Manchester City defender Nedum Onuoha looked destined for a career in athletics before joining City’s reserve team in 2003. The Nigerian born Englishman excelled as a junior sprinter, earning a time of 11.09 seconds racing at the final of the English Athletics Association 100 meters contest. He was also similarly gifted at the standing triple jump. But, evidently, the lure of playing Premier League football proved too great to resist.
The defender, who has been deployed all across the back-line during his time at Eastlands, is now being examined by Newcastle United as a potential recruit to boost their survival hopes following the confirmation of a prolonged absence for current right-back and former Manchester United youngster Danny Simpson.
Although Onuoha made his first team debut when he was only 17, the 23 year-old has struggled assert his position this season, making only 10 appearances. It’s somewhat unsurprising though considering the rate of expansion Manchester City has undergone. Roberto Mancini now has a squad brimming with expensive – if not exceedingly effective – talents and the prospect of further imported arrivals is an absolute certainty. Onuoha may cut a pensive figure in the coming months, therefore, as an exit for the self-confessed City fan may increasingly become his only option of continuing his career. But, with that said, the centre-half did sign a five-year deal to stay at Eastlands only a year ago, and that could cause friction between the three parties.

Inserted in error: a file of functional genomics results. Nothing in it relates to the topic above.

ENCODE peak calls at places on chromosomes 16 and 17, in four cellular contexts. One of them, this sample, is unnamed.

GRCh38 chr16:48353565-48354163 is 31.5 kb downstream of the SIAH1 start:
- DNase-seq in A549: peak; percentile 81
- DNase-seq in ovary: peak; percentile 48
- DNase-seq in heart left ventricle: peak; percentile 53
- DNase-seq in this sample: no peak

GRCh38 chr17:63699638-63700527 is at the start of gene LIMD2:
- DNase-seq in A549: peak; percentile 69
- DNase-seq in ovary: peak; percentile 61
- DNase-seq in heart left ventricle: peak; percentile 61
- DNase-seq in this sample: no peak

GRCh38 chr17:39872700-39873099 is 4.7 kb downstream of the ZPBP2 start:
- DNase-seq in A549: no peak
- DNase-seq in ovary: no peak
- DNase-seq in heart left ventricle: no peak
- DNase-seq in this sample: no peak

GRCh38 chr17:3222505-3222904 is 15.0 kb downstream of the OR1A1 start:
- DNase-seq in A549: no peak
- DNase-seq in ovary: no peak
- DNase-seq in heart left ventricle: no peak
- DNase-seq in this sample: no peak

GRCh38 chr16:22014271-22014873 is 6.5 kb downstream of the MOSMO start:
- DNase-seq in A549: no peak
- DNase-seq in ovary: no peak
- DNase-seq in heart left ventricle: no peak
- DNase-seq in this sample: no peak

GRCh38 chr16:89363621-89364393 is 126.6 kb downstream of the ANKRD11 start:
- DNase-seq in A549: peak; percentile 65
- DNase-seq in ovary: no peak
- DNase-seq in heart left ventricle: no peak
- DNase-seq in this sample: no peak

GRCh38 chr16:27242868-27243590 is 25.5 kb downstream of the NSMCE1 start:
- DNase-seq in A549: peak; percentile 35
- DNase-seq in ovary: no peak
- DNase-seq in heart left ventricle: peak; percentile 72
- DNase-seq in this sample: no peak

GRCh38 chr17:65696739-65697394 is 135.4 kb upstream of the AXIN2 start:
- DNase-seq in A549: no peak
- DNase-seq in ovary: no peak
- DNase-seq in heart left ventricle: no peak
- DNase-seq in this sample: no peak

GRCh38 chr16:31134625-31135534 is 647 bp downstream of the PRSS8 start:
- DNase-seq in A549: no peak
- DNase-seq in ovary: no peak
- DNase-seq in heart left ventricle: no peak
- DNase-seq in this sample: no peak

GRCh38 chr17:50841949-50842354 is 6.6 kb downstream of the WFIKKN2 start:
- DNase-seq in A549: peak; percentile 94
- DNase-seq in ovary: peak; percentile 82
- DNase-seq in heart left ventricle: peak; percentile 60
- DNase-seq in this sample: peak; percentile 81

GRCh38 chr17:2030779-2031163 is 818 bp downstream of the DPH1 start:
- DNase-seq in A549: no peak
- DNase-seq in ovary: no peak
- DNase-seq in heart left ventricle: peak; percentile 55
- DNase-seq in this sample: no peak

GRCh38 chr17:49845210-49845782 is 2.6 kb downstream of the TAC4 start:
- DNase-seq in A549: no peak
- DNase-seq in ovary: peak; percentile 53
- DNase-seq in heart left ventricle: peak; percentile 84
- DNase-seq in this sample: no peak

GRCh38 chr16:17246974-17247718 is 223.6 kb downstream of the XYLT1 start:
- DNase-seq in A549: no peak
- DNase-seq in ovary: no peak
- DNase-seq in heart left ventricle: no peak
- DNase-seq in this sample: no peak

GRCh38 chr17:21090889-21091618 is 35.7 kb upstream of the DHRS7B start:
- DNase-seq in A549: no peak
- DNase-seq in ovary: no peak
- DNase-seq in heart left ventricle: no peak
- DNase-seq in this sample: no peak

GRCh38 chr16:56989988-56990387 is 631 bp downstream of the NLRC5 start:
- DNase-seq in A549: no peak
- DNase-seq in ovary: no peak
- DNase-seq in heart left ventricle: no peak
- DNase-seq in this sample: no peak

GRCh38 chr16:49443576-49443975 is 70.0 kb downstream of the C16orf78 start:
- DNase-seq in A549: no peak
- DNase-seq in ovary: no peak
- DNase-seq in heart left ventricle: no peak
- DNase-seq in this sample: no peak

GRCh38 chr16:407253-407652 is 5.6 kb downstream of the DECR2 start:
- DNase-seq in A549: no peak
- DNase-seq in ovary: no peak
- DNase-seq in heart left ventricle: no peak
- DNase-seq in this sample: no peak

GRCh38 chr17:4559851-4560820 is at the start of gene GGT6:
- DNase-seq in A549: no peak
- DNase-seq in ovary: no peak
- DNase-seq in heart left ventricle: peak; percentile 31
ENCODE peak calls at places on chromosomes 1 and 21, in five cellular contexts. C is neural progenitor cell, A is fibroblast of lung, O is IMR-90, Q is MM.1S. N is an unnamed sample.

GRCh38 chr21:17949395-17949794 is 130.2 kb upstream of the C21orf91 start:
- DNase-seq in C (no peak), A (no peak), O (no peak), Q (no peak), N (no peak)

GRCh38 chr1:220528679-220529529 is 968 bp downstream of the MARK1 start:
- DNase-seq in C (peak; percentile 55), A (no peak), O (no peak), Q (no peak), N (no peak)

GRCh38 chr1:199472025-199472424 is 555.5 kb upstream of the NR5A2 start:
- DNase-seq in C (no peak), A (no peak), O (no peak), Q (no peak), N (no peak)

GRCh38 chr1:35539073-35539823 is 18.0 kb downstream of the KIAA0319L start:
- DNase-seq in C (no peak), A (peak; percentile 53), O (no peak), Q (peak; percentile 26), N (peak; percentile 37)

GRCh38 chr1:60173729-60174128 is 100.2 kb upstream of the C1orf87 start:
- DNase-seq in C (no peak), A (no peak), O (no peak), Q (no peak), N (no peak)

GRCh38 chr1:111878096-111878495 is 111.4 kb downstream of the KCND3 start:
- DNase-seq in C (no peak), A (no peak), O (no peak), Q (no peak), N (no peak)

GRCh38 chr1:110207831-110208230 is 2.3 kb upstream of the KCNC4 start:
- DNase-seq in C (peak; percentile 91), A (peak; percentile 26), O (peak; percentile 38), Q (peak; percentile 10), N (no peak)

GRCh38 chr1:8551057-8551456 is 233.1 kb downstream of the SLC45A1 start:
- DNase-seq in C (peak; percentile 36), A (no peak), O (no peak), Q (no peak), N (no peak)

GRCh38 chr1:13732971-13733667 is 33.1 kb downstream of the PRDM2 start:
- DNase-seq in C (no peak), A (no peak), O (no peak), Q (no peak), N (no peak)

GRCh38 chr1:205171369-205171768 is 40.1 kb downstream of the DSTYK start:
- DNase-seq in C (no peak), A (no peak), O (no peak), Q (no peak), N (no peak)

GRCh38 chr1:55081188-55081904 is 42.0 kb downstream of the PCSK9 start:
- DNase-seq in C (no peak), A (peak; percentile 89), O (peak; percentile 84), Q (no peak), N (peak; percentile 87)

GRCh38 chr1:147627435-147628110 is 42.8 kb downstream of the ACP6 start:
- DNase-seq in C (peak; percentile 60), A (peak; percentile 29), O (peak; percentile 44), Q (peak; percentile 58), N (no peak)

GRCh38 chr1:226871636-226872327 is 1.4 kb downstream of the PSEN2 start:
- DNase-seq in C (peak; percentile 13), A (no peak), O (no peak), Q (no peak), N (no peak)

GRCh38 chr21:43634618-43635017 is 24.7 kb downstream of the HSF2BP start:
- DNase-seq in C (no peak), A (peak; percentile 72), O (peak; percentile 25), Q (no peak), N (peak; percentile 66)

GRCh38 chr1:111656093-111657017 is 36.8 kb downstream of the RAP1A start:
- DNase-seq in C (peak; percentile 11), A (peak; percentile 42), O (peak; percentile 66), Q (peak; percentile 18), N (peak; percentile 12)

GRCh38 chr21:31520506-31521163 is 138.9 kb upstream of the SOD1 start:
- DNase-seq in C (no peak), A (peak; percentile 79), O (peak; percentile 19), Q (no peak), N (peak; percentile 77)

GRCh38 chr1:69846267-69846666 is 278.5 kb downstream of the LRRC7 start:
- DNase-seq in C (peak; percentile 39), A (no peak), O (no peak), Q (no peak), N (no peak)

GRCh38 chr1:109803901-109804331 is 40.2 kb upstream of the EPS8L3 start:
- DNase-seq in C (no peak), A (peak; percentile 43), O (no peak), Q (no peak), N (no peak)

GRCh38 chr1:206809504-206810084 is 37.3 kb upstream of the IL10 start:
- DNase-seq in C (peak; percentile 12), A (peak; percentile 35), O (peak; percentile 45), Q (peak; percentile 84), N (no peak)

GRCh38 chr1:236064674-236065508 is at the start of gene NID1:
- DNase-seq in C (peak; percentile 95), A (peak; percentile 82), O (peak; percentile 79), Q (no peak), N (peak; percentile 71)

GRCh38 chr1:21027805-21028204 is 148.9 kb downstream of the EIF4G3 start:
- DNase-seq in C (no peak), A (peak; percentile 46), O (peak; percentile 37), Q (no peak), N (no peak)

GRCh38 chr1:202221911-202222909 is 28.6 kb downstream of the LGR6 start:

The warning Newcastle should also heed is that the defender has suffered from a myriad of different injuries throughout his career thus far. Geordies will hardly need reminding of how risky bringing in such players can be. Due to his ailments, Onuoha has only earned 94 appearances in six years at the club.
When he is fit, however, it’s clear that Nedum Onuoha is an extremely intelligent, agile and strong defender. Impressively, Onuoha contributed two goals – albeit one of them dubious – to City’s 5-1 dismantling of their Birmingham namesakes in April.
Of course, that alone will not forcibly win over any critics, but it’s clear that Newcastle could do far worse in the transfer window than pinch an experienced and able defender from a club that’s rapidly losing touch with its own youth system.
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